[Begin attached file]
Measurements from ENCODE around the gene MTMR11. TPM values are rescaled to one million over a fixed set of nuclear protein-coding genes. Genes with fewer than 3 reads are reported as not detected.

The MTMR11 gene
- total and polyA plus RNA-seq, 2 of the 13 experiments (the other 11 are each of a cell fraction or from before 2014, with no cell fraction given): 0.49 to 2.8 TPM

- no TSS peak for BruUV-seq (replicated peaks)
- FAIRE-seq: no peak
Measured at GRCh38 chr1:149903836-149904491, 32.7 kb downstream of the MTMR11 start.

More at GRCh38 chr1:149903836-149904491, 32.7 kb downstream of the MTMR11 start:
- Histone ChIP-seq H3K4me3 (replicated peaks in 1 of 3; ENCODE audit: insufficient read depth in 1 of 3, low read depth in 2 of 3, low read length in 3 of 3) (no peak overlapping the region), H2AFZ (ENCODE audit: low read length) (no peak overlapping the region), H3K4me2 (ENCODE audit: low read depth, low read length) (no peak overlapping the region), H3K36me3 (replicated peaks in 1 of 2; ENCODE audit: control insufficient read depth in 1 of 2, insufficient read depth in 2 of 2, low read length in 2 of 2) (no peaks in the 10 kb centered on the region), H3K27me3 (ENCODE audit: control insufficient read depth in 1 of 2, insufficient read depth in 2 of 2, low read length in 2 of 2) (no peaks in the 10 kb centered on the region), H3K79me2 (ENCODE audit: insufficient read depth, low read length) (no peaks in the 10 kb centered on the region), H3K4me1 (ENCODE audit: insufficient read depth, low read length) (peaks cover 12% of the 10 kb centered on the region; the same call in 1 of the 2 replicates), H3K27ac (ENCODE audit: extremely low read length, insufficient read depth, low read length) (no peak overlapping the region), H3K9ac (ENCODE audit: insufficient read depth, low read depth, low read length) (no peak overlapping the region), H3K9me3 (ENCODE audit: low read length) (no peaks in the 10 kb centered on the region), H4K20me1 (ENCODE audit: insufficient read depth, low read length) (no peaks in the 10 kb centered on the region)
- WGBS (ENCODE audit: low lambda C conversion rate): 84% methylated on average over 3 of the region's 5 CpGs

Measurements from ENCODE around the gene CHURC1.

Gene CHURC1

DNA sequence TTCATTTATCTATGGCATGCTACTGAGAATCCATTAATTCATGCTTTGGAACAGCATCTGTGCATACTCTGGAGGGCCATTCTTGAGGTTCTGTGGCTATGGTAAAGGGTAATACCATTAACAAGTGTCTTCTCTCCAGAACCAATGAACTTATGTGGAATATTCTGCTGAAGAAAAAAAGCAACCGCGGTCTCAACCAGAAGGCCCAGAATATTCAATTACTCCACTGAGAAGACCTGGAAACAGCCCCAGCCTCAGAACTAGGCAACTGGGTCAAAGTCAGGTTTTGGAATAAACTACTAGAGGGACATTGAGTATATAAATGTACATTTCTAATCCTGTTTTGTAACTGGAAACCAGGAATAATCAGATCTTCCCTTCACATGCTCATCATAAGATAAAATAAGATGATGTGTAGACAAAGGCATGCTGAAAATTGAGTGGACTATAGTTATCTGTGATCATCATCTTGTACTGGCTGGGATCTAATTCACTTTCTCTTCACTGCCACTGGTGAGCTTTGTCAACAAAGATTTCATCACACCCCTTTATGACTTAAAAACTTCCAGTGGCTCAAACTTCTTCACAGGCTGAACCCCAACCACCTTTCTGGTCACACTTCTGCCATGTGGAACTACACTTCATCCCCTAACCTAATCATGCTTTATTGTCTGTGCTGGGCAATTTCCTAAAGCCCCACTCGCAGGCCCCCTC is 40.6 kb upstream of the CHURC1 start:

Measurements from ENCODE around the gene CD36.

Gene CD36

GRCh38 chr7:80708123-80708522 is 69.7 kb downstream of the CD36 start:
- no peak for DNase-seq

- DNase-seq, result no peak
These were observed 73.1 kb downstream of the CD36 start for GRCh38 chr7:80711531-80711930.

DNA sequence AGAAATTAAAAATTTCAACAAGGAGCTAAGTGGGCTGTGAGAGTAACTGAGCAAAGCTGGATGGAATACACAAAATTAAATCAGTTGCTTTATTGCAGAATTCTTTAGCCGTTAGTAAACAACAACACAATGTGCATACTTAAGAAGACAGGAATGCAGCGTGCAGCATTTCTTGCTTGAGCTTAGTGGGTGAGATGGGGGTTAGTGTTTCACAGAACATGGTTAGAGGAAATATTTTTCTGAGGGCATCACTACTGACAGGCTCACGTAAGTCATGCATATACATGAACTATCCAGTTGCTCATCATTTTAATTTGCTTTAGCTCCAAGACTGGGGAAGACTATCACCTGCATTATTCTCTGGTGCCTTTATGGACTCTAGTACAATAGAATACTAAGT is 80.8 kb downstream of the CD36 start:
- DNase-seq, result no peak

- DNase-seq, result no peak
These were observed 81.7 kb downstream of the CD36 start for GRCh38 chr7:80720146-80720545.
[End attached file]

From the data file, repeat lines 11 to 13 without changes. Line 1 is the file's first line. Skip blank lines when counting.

Gene CHURC1

DNA sequence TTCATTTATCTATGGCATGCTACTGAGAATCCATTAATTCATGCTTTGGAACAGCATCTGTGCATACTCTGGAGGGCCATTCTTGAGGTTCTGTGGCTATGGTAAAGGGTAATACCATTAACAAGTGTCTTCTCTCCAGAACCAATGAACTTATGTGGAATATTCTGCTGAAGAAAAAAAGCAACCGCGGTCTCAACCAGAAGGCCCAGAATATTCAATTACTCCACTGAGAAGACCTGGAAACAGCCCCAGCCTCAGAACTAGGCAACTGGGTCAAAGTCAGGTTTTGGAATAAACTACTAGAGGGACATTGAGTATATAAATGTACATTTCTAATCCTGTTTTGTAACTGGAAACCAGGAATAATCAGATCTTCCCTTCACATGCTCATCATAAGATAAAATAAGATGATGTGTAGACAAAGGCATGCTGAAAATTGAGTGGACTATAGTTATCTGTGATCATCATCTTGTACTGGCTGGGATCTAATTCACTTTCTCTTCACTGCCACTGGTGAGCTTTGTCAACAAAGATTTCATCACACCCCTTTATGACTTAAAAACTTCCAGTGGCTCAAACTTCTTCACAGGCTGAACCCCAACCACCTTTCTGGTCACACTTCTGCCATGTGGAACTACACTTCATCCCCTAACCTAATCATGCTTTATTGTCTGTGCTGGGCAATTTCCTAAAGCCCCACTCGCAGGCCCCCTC is 40.6 kb upstream of the CHURC1 start:

Measurements from ENCODE around the gene CD36.